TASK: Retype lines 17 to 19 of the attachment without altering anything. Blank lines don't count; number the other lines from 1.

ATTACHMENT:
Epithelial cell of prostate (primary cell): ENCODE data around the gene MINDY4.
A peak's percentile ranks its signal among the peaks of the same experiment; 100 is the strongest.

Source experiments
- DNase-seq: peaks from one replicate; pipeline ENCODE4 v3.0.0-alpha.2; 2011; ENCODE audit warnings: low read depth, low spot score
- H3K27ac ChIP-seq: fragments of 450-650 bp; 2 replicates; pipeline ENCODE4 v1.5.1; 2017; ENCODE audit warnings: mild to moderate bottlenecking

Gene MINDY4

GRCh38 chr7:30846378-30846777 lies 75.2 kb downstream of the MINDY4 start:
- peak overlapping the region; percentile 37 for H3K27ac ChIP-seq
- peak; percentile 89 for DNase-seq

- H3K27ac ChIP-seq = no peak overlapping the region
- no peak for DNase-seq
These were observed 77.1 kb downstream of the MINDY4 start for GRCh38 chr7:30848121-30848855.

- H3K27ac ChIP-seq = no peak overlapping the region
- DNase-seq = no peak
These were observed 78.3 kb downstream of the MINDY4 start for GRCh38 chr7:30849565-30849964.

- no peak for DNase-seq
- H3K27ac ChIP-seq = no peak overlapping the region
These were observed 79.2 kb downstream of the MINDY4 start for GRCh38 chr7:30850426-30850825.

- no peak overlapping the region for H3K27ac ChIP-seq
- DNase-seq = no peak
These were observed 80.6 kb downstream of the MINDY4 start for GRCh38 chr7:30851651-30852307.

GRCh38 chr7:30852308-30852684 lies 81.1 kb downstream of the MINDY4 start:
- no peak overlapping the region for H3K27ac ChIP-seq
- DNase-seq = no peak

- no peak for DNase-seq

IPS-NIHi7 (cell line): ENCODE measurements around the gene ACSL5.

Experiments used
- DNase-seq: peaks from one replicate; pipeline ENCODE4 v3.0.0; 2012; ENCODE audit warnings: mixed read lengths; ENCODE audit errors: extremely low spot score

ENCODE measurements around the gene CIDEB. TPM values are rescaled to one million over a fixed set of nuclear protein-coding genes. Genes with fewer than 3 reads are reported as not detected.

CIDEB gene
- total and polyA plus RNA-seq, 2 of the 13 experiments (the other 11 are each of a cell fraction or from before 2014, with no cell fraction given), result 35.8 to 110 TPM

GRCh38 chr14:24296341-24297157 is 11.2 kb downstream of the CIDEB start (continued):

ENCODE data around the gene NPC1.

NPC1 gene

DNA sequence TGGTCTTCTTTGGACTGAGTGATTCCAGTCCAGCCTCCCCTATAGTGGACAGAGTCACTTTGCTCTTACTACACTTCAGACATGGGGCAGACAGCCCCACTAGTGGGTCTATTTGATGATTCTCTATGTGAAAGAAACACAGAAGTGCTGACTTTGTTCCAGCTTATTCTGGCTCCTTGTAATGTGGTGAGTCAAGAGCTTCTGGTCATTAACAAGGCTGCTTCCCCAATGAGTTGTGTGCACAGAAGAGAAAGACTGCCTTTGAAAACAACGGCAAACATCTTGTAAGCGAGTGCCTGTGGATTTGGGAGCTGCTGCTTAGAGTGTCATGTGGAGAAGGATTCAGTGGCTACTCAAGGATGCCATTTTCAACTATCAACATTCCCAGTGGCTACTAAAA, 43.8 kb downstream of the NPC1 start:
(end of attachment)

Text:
- H3K27ac ChIP-seq = no peak overlapping the region
These were observed 79.2 kb downstream of the MINDY4 start for GRCh38 chr7:30850426-30850825.

- no peak overlapping the region for H3K27ac ChIP-seq